4.13.2010,11:52 AM
What's Old is New

Cemeteries contain pages of our history buried in the ground. Headstones are the book covers. We can't really judge the books by their covers, but we can piece together series of stories to form a large novel. They can also predict our future in more ways than one.

The information gathered from engravings can help us put together enough pieces of a narrative about the community and even the region. If one were to collect data on dates of death from a large sampling of cemeteries, a scatter plot would reveal wars, famines, epidemics, even pandemics. And it is the latter which recently revealed a surprise to the scientific community.

During my visits to many cemeteries throughout the central and northern area of Texas, I noted a large number of death dates clustering around certain years. One of those clusters centers around 1916-1919. Most of the deceased were children and the elderly, but not restricted to these age ranges.

Scientists revealed last month that the influenza virus responsible for the 1918 pandemic which killed more than 50 million people around the globe has revisited us. The influenza virus is nearly identical to the H1N1 virus that caused the first global human pandemic in four decades. A repeat of history.

Over the 92 years between pandemics this influenza virus literally changed coats to disguise itself from our immune system. The protein coat that surrounds the virus is what our antibodies recognize and bind to; it is the mechanism of our immune system that helps protect us from infection and slow it down once we are infected. Certain places on the virus protein coat evolved in such a way over nearly a century to change its shape, called 'conformation', and prevented antibodies that retained a hint of recognition to the coat of its predecessor from binding to it. In essence, the evolving virus donned many disguises that fooled our immune system. Thus successive generations became ripe hosts to a virus wearing a new disguise.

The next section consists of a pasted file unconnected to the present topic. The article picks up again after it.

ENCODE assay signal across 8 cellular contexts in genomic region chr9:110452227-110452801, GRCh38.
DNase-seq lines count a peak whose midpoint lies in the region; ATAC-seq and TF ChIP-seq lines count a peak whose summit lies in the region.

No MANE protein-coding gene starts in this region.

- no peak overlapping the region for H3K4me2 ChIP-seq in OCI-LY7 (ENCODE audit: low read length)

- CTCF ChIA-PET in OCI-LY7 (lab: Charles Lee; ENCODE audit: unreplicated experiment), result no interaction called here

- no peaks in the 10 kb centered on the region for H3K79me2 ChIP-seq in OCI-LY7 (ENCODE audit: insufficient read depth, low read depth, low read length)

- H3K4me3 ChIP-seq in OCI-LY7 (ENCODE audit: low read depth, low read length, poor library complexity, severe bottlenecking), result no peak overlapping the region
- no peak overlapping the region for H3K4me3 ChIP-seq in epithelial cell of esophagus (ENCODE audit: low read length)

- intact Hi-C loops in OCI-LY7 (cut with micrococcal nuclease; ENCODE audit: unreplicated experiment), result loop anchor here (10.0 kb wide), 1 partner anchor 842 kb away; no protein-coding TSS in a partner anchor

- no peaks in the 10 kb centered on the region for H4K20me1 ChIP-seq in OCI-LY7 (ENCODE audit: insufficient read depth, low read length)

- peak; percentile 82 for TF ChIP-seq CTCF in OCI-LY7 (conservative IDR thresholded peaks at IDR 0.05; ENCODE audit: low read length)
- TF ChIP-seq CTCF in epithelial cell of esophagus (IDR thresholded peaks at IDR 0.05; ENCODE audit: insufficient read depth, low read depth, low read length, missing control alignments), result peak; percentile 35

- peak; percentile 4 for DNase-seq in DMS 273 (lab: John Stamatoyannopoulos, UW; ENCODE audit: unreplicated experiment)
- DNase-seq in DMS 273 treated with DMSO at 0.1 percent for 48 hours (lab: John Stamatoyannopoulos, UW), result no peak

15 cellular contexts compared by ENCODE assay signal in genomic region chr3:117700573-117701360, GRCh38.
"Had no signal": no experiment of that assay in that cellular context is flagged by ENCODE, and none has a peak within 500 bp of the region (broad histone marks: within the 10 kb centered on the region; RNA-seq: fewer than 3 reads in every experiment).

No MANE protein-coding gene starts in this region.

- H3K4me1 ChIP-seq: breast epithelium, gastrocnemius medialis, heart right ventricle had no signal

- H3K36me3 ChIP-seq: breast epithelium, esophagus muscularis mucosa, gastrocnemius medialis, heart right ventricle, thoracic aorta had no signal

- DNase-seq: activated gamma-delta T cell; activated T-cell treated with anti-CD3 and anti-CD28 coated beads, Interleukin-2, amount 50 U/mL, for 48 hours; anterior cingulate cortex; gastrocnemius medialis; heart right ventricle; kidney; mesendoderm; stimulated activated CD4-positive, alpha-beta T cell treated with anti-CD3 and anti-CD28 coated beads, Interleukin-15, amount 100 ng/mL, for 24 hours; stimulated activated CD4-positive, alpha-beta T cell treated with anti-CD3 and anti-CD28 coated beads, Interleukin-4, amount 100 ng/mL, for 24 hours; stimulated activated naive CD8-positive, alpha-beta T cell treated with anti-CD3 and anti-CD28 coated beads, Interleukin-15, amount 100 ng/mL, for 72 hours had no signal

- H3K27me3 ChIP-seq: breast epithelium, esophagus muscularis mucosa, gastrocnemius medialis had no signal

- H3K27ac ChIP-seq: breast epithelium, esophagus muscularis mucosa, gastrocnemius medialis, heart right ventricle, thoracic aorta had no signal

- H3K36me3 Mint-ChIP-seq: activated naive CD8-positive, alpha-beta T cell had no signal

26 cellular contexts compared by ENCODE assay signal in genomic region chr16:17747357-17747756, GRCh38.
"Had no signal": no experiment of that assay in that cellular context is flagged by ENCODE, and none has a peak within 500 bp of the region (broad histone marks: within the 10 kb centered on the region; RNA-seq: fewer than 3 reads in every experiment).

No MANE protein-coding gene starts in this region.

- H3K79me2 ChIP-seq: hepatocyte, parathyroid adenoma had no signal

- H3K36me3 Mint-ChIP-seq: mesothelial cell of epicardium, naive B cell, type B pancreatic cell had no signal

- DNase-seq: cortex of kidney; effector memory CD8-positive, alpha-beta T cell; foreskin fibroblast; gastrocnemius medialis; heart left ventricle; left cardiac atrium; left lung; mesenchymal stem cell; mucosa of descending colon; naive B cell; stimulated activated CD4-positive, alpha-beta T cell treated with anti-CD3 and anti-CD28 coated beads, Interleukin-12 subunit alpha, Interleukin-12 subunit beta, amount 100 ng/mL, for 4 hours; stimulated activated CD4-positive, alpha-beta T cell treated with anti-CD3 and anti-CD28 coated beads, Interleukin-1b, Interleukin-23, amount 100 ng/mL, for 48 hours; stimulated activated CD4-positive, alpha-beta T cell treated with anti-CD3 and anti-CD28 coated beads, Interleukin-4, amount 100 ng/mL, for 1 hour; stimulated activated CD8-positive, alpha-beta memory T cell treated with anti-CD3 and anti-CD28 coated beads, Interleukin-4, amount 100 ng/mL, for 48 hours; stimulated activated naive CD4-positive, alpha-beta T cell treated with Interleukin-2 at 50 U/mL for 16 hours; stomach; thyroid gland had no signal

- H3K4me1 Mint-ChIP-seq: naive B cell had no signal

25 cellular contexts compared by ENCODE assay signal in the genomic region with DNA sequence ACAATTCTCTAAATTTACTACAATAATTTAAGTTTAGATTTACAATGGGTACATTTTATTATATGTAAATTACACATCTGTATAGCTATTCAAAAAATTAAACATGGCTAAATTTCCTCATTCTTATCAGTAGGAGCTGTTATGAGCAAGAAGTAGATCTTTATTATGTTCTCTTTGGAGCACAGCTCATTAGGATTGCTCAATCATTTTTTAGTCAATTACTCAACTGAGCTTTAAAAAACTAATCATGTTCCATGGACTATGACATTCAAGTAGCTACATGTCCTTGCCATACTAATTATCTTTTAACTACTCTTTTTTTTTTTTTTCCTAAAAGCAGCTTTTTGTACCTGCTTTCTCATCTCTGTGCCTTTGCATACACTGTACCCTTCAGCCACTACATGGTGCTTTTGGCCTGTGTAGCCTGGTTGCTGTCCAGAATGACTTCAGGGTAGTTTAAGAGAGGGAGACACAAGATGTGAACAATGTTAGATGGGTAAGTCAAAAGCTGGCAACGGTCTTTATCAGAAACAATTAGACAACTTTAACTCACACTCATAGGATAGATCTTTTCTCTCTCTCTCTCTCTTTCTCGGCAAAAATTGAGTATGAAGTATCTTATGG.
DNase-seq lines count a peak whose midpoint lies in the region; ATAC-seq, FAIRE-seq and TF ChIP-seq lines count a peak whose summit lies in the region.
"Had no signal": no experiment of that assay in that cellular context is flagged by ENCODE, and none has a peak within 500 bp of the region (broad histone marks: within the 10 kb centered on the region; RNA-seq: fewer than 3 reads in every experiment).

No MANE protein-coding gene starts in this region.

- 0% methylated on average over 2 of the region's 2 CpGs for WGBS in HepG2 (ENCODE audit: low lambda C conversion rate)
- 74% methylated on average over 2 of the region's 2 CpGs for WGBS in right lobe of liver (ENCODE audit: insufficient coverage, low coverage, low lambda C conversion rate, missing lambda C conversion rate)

More recently, the protein coat of the H1N1 virus strain almost completely reverted back to the same coat of its predecessor of 1918. Only a very small part of the protein coat of the H1N1 is different. And only those people that have antibodies recognizing the 1918 strain are armed with full ammunition to fight another infection. That means the eldest of our population had a higher degree of immunity or resistance. The rest of us were naive ground to infect, new pages to write off and bury.

So, next time you are visiting a cemetery and you see headstones with death dates of 1917-1919, you will see how things can turn back the clocks.


posted by Macrobe
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